Given all the fretting in the build-up to the tournament about Pakistan’s over-reliance on Babar Azam and Mohammad Rizwan, it is a fair feat that they have reached the semi-finals of this T20 World Cup without either really firing.
Babar and Rizwan arrived in Australia by some distance the world’s most consistent opening pair, having scored almost 3,700 T20i runs between them since the start of last year, and with the only concerns not over whether they would deliver, but, given some pedestrian starts, at what cost.
Instead, Babar in particular has struggled badly, scoring just 39 runs in 63 balls across the Super 12 stage - the tone set by his first-ball duck in the opening defeat by India.
“In any given career, you have significant moments of ups and downs, and the challenges and the humps along the way, they cement you and your greatness, how you achieve under adversity,” said Australian great Matthew Hayden, who is working as a mentor with Pakistan at this tournament. “There’s no question that Babar has been under some adversity.”
Hayden, though, is backing the skipper to come good: “We all know about the weather, once there’s a lull, there’s often a storm that follows. So look out, rest of the world, because I think you’re about to see something very special from Babar.”
Rizwan’s numbers look a little healthier, helped by 49 in chasing a low target against the Dutch, but the 30-year-old made no impact against Group 2’s best attacks in South Africa and India and has surrendered his place at the top of the ICC batting rankings to Suryakumar Yadav since the tournament began.
After choking in that thriller against India and then being upset by Zimbabwe, it is a near-miracle Pakistan are still swinging. Crucial innings from the likes of Shadab Khan and Iftikhar Ahmed have taken up the slack, but it seems unlikely Babar’s men can creep any further without at least one of their big two turning up in tomorrow’s opening semi-final against New Zealand in Sydney.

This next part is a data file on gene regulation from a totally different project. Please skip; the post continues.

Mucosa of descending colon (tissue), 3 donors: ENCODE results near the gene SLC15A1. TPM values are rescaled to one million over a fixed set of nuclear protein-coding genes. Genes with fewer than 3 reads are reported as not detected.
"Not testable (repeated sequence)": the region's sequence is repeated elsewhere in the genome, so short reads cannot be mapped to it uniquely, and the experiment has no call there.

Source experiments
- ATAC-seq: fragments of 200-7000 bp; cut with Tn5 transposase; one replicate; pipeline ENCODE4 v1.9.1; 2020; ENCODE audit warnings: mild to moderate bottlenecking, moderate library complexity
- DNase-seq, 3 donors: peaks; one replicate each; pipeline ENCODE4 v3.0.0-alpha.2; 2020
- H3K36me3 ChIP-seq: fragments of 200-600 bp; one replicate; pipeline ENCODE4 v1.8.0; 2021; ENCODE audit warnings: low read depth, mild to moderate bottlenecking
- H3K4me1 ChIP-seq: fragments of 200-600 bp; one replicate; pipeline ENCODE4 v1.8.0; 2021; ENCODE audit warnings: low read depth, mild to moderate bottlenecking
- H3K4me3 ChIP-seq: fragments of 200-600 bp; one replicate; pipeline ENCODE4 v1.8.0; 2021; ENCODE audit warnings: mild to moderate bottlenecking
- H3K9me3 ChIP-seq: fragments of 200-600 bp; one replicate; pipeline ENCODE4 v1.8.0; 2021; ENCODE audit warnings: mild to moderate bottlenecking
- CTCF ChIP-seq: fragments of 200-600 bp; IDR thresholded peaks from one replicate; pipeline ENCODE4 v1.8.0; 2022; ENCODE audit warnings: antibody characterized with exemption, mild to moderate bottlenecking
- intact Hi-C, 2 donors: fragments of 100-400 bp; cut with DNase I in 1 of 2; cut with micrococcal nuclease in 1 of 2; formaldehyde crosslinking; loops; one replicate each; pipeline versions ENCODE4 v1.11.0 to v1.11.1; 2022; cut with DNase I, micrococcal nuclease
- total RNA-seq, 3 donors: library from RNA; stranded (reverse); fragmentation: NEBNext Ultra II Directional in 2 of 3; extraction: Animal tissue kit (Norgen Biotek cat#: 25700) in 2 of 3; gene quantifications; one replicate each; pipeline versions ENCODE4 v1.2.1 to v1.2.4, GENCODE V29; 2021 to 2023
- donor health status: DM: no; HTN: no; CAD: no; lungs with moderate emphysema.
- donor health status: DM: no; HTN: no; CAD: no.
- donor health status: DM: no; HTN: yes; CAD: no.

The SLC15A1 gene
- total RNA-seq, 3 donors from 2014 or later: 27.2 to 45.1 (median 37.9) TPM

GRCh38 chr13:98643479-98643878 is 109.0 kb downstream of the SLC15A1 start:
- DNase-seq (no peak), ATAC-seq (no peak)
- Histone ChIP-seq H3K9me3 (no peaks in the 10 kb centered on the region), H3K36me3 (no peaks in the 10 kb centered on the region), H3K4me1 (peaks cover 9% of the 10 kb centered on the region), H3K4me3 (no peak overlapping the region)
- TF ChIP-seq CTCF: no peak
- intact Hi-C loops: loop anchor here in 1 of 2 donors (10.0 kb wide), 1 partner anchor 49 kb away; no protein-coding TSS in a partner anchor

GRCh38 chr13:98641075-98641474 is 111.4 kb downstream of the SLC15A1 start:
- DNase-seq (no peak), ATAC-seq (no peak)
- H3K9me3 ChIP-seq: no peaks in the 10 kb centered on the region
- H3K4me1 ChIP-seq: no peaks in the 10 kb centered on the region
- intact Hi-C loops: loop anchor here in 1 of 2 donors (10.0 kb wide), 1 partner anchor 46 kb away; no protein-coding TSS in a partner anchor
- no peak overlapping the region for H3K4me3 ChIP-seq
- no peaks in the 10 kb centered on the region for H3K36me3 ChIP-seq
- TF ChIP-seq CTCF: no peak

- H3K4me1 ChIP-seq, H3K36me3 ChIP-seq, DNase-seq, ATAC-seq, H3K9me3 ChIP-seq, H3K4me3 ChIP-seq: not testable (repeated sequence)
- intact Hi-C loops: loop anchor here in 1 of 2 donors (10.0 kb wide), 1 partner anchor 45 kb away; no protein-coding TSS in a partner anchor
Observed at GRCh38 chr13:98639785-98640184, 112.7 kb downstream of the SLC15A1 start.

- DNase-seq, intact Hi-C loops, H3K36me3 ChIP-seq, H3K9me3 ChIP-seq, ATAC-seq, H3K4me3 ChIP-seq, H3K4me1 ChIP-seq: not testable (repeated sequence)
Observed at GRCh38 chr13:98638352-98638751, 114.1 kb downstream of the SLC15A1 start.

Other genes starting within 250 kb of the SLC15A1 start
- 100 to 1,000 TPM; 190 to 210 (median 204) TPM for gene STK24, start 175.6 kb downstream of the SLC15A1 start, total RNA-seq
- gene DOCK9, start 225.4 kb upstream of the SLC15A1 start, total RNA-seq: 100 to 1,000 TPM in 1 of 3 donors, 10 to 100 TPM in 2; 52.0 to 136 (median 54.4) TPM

They will be offered no place to hide by the Kiwis’ timeless new-ball pair of Trent Boult and Tim Southee. New Zealand’s all-format Broad and Anderson (relative spring chickens at 33) have been outstanding at the top of the innings throughout this tournament, if occasionally expensive later on, delivering unplayable powerplay spells against Australia and Sri Lanka that set up the emphatic victories that made qualification for this stage a near formality.
Boult and Southee are among the core of Black Caps who have shared in the agony of three final defeats in four white-ball tournaments (they did win the inaugural World Test Championship last year) and with Boult having stepped back from his central contract, there is no certainty of another chance to make amends further down the line.
“I guess the future is unknown,” Southee said, during the Super 12. “I guess all good things come to an end at some stage. Hopefully it’s not the end and not the last world event that we’re a part of together.
“But we do certainly cherish every game we get to play together, and hopefully there’s still a few more, obviously in this tournament and going beyond.”